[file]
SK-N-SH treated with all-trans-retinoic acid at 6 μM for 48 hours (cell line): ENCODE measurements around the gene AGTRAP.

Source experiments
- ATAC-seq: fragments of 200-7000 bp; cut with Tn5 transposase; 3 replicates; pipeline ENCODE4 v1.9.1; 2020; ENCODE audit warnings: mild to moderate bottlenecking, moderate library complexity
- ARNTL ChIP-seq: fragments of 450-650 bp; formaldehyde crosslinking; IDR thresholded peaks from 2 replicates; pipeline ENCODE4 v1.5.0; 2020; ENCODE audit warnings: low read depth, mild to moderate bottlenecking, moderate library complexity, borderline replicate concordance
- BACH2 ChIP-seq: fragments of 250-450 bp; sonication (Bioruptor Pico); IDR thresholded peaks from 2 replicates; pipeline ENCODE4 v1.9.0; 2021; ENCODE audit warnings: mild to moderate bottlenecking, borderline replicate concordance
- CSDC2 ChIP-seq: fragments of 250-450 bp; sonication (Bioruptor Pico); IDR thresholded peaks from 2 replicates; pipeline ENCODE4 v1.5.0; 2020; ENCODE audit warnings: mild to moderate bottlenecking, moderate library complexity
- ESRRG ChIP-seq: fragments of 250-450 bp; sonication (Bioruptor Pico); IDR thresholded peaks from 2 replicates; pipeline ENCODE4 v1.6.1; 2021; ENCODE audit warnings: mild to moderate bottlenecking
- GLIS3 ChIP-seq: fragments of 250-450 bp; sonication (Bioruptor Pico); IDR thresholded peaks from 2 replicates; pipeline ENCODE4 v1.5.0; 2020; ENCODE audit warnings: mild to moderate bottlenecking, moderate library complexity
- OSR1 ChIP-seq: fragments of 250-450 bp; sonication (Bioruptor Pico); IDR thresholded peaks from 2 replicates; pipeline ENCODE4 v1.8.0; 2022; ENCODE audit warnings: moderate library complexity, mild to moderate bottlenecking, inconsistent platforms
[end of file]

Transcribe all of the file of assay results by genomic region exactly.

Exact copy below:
SK-N-SH treated with all-trans-retinoic acid at 6 μM for 48 hours (cell line): ENCODE measurements around the gene AGTRAP.

Source experiments
- ATAC-seq: fragments of 200-7000 bp; cut with Tn5 transposase; 3 replicates; pipeline ENCODE4 v1.9.1; 2020; ENCODE audit warnings: mild to moderate bottlenecking, moderate library complexity
- ARNTL ChIP-seq: fragments of 450-650 bp; formaldehyde crosslinking; IDR thresholded peaks from 2 replicates; pipeline ENCODE4 v1.5.0; 2020; ENCODE audit warnings: low read depth, mild to moderate bottlenecking, moderate library complexity, borderline replicate concordance
- BACH2 ChIP-seq: fragments of 250-450 bp; sonication (Bioruptor Pico); IDR thresholded peaks from 2 replicates; pipeline ENCODE4 v1.9.0; 2021; ENCODE audit warnings: mild to moderate bottlenecking, borderline replicate concordance
- CSDC2 ChIP-seq: fragments of 250-450 bp; sonication (Bioruptor Pico); IDR thresholded peaks from 2 replicates; pipeline ENCODE4 v1.5.0; 2020; ENCODE audit warnings: mild to moderate bottlenecking, moderate library complexity
- ESRRG ChIP-seq: fragments of 250-450 bp; sonication (Bioruptor Pico); IDR thresholded peaks from 2 replicates; pipeline ENCODE4 v1.6.1; 2021; ENCODE audit warnings: mild to moderate bottlenecking
- GLIS3 ChIP-seq: fragments of 250-450 bp; sonication (Bioruptor Pico); IDR thresholded peaks from 2 replicates; pipeline ENCODE4 v1.5.0; 2020; ENCODE audit warnings: mild to moderate bottlenecking, moderate library complexity
- OSR1 ChIP-seq: fragments of 250-450 bp; sonication (Bioruptor Pico); IDR thresholded peaks from 2 replicates; pipeline ENCODE4 v1.8.0; 2022; ENCODE audit warnings: moderate library complexity, mild to moderate bottlenecking, inconsistent platforms